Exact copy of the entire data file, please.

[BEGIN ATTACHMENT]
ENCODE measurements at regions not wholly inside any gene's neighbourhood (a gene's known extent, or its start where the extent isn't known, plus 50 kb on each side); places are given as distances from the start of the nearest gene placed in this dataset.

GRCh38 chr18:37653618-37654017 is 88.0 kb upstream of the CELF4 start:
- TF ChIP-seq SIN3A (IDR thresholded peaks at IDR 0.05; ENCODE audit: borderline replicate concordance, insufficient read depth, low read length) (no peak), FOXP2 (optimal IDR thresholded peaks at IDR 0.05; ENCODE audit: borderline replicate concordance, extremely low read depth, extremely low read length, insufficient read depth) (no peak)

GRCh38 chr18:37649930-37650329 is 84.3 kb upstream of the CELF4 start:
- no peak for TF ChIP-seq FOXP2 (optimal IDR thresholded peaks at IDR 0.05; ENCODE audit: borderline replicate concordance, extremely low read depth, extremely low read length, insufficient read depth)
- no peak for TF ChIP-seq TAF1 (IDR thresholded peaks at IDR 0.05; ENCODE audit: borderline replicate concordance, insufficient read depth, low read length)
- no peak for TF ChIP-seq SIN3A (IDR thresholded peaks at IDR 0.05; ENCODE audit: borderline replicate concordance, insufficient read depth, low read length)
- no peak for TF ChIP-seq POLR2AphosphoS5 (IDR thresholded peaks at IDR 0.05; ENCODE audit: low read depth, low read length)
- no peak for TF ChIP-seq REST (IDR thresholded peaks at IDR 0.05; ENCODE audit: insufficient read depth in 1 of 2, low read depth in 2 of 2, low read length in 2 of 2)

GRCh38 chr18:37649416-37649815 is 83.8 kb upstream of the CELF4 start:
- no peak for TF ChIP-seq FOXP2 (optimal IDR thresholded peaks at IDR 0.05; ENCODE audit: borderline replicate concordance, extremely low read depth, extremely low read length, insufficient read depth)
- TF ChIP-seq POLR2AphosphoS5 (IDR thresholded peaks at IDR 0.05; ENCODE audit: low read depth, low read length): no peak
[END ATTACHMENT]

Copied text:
ENCODE measurements at regions not wholly inside any gene's neighbourhood (a gene's known extent, or its start where the extent isn't known, plus 50 kb on each side); places are given as distances from the start of the nearest gene placed in this dataset.

GRCh38 chr18:37653618-37654017 is 88.0 kb upstream of the CELF4 start:
- TF ChIP-seq SIN3A (IDR thresholded peaks at IDR 0.05; ENCODE audit: borderline replicate concordance, insufficient read depth, low read length) (no peak), FOXP2 (optimal IDR thresholded peaks at IDR 0.05; ENCODE audit: borderline replicate concordance, extremely low read depth, extremely low read length, insufficient read depth) (no peak)

GRCh38 chr18:37649930-37650329 is 84.3 kb upstream of the CELF4 start:
- no peak for TF ChIP-seq FOXP2 (optimal IDR thresholded peaks at IDR 0.05; ENCODE audit: borderline replicate concordance, extremely low read depth, extremely low read length, insufficient read depth)
- no peak for TF ChIP-seq TAF1 (IDR thresholded peaks at IDR 0.05; ENCODE audit: borderline replicate concordance, insufficient read depth, low read length)
- no peak for TF ChIP-seq SIN3A (IDR thresholded peaks at IDR 0.05; ENCODE audit: borderline replicate concordance, insufficient read depth, low read length)
- no peak for TF ChIP-seq POLR2AphosphoS5 (IDR thresholded peaks at IDR 0.05; ENCODE audit: low read depth, low read length)
- no peak for TF ChIP-seq REST (IDR thresholded peaks at IDR 0.05; ENCODE audit: insufficient read depth in 1 of 2, low read depth in 2 of 2, low read length in 2 of 2)

GRCh38 chr18:37649416-37649815 is 83.8 kb upstream of the CELF4 start:
- no peak for TF ChIP-seq FOXP2 (optimal IDR thresholded peaks at IDR 0.05; ENCODE audit: borderline replicate concordance, extremely low read depth, extremely low read length, insufficient read depth)
- TF ChIP-seq POLR2AphosphoS5 (IDR thresholded peaks at IDR 0.05; ENCODE audit: low read depth, low read length): no peak